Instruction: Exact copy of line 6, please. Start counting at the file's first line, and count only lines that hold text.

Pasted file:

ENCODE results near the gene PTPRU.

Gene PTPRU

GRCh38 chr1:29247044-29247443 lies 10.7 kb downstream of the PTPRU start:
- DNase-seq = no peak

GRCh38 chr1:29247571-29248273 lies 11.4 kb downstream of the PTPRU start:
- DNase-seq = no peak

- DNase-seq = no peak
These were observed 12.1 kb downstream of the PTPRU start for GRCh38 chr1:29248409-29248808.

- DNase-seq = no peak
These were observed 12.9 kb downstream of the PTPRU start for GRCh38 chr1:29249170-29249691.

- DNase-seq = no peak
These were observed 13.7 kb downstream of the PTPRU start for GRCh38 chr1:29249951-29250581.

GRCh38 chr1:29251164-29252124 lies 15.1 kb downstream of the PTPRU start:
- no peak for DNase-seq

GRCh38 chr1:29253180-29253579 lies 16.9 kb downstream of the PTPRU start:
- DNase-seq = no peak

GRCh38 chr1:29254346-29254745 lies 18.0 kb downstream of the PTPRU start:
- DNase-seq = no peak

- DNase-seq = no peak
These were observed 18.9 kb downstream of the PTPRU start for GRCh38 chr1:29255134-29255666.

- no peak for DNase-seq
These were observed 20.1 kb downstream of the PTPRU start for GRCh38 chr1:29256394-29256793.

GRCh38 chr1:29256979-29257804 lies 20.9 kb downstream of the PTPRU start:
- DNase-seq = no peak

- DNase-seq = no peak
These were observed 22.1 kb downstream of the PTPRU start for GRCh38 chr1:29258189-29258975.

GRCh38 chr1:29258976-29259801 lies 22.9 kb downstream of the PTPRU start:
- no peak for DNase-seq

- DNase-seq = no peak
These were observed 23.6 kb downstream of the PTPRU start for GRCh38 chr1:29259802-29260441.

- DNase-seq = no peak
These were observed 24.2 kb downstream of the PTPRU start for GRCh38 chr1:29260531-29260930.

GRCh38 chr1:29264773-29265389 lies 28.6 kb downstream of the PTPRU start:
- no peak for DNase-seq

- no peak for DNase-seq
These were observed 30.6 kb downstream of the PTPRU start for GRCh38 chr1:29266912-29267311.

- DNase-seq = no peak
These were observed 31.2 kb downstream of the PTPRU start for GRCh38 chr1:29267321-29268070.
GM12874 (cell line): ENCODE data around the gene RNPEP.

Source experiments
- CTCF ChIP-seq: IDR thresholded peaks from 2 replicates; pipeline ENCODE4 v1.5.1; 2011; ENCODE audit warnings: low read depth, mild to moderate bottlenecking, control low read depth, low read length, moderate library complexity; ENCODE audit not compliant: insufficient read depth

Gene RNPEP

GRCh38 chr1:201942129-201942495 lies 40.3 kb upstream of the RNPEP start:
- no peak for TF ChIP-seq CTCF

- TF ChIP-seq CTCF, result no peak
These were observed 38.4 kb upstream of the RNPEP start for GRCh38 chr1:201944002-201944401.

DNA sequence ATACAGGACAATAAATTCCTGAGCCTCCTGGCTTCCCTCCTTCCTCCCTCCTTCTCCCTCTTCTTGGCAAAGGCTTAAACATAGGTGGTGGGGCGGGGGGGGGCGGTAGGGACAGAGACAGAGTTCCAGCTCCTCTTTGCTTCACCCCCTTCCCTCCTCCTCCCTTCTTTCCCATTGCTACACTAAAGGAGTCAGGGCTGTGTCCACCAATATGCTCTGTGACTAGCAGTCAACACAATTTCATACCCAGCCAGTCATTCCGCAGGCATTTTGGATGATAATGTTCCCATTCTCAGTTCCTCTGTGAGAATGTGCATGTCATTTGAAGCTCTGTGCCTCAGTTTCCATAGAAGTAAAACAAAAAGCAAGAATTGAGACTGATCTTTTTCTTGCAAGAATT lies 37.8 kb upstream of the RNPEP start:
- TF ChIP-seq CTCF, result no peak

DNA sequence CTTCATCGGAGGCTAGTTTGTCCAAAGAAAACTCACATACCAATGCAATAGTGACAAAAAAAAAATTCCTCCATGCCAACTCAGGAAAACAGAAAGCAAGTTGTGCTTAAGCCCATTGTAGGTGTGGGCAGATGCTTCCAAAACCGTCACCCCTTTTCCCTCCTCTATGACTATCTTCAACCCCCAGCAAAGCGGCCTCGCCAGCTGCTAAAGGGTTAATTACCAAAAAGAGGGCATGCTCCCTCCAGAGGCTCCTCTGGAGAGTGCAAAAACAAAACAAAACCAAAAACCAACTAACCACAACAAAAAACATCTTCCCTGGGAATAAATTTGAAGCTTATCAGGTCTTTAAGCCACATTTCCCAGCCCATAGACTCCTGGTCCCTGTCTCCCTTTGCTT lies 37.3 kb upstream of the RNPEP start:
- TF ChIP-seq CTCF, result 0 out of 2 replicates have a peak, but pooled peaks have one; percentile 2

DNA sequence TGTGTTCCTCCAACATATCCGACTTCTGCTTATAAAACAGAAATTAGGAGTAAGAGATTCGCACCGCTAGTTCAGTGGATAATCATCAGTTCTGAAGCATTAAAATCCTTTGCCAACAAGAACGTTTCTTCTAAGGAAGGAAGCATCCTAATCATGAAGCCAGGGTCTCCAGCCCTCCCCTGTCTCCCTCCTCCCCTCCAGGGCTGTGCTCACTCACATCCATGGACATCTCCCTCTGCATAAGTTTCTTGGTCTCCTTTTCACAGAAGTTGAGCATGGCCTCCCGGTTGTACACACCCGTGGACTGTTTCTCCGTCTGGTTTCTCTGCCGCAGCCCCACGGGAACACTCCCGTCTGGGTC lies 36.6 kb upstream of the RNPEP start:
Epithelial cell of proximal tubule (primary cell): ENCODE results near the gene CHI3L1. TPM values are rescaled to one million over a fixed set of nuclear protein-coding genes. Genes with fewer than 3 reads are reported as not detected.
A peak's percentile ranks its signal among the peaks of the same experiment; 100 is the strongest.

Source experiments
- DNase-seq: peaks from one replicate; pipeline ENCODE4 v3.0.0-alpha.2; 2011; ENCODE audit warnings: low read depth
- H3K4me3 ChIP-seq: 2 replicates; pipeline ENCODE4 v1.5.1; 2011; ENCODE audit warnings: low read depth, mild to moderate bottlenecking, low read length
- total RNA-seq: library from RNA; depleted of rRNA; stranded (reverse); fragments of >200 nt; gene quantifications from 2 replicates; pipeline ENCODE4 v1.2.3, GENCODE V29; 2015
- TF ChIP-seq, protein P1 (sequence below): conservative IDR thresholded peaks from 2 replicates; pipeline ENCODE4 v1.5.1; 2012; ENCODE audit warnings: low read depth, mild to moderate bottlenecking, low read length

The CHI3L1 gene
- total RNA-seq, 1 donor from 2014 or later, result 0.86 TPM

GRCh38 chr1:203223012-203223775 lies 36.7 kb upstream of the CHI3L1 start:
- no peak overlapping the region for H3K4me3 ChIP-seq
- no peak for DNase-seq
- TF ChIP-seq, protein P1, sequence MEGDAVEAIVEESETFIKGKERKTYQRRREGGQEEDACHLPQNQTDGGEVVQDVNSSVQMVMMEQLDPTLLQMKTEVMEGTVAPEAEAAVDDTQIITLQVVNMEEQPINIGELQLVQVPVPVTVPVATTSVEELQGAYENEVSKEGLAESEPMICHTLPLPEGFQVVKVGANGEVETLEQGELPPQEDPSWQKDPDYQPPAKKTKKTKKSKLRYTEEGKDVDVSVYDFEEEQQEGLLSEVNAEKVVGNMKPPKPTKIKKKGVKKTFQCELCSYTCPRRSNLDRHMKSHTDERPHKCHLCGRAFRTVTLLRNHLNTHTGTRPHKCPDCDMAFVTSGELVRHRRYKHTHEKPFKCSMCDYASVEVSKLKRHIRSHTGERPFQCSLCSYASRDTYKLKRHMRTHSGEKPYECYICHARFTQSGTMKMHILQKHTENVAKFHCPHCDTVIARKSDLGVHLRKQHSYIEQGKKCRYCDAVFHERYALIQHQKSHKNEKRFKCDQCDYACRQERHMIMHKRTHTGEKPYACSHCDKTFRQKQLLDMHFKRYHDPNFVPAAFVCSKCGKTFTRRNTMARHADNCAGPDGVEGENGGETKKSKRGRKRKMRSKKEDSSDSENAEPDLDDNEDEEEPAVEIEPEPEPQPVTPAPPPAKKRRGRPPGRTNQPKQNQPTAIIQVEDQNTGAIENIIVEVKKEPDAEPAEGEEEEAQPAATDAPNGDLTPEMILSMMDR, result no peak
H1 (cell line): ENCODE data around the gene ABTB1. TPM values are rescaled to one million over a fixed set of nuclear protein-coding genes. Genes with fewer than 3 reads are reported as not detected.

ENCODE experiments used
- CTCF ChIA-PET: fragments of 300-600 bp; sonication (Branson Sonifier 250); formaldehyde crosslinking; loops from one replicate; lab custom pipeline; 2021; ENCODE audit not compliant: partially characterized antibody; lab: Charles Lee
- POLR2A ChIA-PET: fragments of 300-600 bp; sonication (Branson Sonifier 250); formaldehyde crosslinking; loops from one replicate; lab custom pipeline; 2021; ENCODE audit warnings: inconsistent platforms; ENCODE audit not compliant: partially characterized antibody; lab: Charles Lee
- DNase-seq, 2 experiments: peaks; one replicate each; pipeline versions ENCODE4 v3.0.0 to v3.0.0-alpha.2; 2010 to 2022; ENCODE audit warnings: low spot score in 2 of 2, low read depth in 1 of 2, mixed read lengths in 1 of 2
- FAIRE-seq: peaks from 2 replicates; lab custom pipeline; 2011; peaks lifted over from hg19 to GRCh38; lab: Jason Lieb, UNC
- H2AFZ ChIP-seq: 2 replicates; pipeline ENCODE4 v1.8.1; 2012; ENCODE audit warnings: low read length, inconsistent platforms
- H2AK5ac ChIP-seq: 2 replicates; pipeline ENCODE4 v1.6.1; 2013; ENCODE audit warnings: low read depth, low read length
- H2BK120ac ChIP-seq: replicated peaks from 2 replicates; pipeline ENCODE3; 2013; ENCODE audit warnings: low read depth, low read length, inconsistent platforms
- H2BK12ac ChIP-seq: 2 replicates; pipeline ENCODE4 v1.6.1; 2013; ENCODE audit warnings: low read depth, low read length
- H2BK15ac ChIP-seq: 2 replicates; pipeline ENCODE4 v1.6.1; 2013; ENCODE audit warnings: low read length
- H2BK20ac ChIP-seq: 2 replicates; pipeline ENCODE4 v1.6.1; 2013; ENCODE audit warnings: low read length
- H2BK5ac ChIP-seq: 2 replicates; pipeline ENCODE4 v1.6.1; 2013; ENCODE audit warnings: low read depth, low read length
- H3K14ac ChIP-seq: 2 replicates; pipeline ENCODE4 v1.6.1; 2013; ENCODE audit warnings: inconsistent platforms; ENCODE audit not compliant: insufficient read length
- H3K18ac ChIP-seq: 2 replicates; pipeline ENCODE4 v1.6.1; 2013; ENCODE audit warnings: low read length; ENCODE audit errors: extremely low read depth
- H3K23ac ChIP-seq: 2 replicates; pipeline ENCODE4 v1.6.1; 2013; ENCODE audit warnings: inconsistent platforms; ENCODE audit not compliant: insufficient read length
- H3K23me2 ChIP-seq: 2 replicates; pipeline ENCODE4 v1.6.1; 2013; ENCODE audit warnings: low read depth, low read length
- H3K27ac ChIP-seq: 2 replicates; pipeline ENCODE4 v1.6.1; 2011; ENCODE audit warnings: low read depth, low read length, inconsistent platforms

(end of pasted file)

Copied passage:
- DNase-seq = no peak